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A-spec, or the a spectrum, is an umbrella term that encompasses both the asexual and aromantic spectrums and the many sexual and romantic orientations that are part of them. These orientations involve conditional attractions or experiencing no attraction. It can also be used as an identity term for people who do not differentiate their experiences of conditional or no attraction into separate labels.[1]

Etymology

The term a-spec is short for a spectrum.[1]

Tumblr user historicallyace speculates that the term "a-spec" may have been used to describe the asexual spectrum in late 2015 or early 2016.[2]

Community

Identities under the umbrella

Asexual spectrum

Asexual Spectrum Flag

The asexual spectrum flag.

The asexual spectrum (abbreviated as acespec, ace spec, or ace-spec)[3] refers to sexual orientations that are asexual or are closely related to asexuality. Identities under the asexual umbrella are closely connected as part of a broad community.[3][4][5]


Aromantic spectrum

Aromantic Spectrum Flag

The aromantic spectrum flag.

The aromantic spectrum, abbreviated as arospec[1] or aro-spec[3], refers to romantic orientations that are aromantic or are closely related to aromanticism when placed on a spectrum ranging from aromantic to alloromantic.[1][3][5]

It is also used by people whose aromantic identities are conditional, unreliable, or atypical to societal expectations, and by people who simply do not wish to label it further.[1] Identities under the aromantic umbrella are closely connected as part of a broad community.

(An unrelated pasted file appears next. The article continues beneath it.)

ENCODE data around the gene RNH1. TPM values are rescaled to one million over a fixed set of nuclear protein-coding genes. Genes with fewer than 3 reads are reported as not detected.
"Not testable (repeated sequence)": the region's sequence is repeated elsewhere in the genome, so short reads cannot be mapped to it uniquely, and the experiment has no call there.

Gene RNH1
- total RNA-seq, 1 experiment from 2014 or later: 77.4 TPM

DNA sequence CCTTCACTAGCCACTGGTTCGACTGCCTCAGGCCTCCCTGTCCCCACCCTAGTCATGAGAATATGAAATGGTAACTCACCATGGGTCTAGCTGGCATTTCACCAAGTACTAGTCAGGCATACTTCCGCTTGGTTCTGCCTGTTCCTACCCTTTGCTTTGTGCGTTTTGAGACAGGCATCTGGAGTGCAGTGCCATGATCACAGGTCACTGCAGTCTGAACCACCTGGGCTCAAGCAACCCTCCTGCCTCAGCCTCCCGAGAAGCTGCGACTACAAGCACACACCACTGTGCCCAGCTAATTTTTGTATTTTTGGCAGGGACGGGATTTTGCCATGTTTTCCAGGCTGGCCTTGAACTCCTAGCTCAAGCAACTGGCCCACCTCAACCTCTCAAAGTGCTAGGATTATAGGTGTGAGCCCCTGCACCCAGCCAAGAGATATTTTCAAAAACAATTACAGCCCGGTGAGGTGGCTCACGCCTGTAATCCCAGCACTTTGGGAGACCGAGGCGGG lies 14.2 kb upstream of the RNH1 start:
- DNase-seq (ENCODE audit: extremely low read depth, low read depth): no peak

Aromantic asexual

Aroace Flag

The aromantic asexual, or aroace, flag.

Aromantic asexual, also known by the abbreviation aroace, means people who are both aromantic (aro) and asexual (ace)[1] or on the aromantic spectrum (aro-spec) and the asexual spectrum (ace-spec).[3][5]

As terms for specific identities, aromantic refers to someone who experiences little to no romantic attraction and asexual means someone who experiences little to no sexual attraction.[1][6]Aromantic asexual people may or may not feel other forms of attraction that are neither romantic nor sexual.[3][5] Some aromantic, asexual, or aromantic asexual people may also feel romantic or sexual attraction for others, but don't feel a need to act on their attraction.[7] They may also only see this attraction as fantasy, which is why some don't feel a need to act on it.[8]

Flags

Tumblr user the-moon-is-aroace created the a-spec flag on March 25th, 2019. The compass rose in the middle symbolises how individuals all experience romantic and sexual attraction in different ways, if at all. The green and purple are on opposite sides of the quadrant to show that asexuality and aromanticism are separate and independent identities, with the black and grey quadrants connecting them. Black represents the aroace community, and grey represents grey communities.[9]

A-spec aloe vera flag

Another a-spec flag, featuring an aloe vera plant.